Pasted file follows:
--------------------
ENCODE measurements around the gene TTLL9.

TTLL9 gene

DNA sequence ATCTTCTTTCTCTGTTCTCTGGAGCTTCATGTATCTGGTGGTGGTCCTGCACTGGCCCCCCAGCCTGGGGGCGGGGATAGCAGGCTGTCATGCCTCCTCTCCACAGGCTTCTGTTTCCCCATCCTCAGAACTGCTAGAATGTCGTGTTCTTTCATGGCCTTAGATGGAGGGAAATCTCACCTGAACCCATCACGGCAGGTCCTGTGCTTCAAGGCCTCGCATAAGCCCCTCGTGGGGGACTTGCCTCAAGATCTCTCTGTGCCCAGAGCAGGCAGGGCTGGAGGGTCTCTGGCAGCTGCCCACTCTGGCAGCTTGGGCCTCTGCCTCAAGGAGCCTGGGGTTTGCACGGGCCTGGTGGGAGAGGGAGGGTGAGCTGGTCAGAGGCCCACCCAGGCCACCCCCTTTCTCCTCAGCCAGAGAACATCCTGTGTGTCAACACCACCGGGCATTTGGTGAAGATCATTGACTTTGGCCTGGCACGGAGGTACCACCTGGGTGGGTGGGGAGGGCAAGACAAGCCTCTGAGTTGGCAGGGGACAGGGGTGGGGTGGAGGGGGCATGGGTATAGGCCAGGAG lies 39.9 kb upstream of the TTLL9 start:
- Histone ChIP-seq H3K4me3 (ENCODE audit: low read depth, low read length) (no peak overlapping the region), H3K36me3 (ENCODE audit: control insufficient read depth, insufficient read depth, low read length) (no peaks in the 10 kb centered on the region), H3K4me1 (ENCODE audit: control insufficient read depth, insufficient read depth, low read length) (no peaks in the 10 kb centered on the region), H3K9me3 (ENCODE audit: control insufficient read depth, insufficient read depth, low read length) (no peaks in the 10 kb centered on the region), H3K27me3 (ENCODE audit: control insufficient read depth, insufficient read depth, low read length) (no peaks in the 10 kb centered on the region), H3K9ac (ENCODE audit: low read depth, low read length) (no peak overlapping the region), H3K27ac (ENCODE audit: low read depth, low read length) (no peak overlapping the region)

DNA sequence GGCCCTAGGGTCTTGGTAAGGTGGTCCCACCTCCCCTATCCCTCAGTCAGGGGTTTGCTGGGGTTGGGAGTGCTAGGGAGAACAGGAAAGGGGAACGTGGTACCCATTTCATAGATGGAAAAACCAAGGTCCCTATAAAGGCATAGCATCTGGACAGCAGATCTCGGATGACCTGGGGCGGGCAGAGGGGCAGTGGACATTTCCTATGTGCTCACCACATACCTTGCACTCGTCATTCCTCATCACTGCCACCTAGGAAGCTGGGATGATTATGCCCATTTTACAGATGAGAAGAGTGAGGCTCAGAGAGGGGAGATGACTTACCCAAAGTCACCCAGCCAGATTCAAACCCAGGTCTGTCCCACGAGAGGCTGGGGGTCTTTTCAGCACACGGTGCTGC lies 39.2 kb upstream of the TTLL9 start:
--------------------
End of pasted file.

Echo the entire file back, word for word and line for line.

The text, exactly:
ENCODE measurements around the gene TTLL9.

TTLL9 gene

DNA sequence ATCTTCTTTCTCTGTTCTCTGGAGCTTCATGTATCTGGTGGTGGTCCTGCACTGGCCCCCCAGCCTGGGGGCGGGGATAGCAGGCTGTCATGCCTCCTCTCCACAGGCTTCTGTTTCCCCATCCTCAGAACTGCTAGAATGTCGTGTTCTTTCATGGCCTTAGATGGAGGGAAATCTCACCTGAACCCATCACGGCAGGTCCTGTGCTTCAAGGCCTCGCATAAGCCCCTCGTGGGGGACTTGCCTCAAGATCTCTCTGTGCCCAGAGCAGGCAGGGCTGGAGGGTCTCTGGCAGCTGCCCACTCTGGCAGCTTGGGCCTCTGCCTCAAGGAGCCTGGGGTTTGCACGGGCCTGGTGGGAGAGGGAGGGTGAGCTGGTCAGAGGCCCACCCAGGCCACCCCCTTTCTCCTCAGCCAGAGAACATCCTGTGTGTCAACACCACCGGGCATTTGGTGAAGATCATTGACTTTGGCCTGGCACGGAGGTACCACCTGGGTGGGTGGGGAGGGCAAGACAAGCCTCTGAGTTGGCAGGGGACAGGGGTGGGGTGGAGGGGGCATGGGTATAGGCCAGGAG lies 39.9 kb upstream of the TTLL9 start:
- Histone ChIP-seq H3K4me3 (ENCODE audit: low read depth, low read length) (no peak overlapping the region), H3K36me3 (ENCODE audit: control insufficient read depth, insufficient read depth, low read length) (no peaks in the 10 kb centered on the region), H3K4me1 (ENCODE audit: control insufficient read depth, insufficient read depth, low read length) (no peaks in the 10 kb centered on the region), H3K9me3 (ENCODE audit: control insufficient read depth, insufficient read depth, low read length) (no peaks in the 10 kb centered on the region), H3K27me3 (ENCODE audit: control insufficient read depth, insufficient read depth, low read length) (no peaks in the 10 kb centered on the region), H3K9ac (ENCODE audit: low read depth, low read length) (no peak overlapping the region), H3K27ac (ENCODE audit: low read depth, low read length) (no peak overlapping the region)

DNA sequence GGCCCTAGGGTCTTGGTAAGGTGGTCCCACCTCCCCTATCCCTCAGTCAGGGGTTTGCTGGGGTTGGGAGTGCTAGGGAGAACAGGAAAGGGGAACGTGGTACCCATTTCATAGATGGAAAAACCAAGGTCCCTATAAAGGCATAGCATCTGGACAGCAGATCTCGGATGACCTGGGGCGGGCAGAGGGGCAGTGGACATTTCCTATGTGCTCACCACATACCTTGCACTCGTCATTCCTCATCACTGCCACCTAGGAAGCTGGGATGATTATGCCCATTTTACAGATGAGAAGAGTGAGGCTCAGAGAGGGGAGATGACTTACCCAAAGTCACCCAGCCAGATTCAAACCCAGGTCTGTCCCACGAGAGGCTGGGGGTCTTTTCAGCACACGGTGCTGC lies 39.2 kb upstream of the TTLL9 start: